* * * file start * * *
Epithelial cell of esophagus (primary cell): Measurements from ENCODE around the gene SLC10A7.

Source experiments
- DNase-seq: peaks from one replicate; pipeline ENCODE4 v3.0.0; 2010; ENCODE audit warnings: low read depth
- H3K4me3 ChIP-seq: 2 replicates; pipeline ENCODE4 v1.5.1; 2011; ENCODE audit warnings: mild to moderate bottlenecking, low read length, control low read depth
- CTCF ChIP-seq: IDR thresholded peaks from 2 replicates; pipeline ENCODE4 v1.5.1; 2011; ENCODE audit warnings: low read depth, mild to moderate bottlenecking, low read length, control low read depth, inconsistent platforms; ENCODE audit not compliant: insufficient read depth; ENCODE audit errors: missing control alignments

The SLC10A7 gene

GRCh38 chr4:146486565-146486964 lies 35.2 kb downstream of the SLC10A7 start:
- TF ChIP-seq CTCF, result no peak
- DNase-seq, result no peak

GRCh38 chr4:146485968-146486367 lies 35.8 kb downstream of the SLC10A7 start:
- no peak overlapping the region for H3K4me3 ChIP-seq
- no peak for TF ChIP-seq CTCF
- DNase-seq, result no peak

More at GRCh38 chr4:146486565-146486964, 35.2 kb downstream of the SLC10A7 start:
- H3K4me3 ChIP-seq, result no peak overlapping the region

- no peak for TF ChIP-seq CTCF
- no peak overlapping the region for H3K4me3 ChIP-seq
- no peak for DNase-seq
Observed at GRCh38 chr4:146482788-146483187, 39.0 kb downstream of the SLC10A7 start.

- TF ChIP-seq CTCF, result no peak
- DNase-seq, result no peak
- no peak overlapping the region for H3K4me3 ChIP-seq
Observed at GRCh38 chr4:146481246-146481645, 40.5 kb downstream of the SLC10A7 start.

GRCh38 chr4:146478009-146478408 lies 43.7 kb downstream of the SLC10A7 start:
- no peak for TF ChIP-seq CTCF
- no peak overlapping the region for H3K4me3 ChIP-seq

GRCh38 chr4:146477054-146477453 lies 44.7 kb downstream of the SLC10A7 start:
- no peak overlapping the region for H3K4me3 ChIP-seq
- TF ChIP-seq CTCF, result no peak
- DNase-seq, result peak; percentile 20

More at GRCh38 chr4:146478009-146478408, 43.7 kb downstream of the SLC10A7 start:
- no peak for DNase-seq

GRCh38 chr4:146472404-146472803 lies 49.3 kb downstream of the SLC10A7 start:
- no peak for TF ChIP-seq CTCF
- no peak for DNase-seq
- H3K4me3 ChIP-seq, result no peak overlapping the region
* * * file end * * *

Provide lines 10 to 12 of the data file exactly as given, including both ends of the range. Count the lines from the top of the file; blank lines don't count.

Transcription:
GRCh38 chr4:146485968-146486367 lies 35.8 kb downstream of the SLC10A7 start:
- no peak overlapping the region for H3K4me3 ChIP-seq
- no peak for TF ChIP-seq CTCF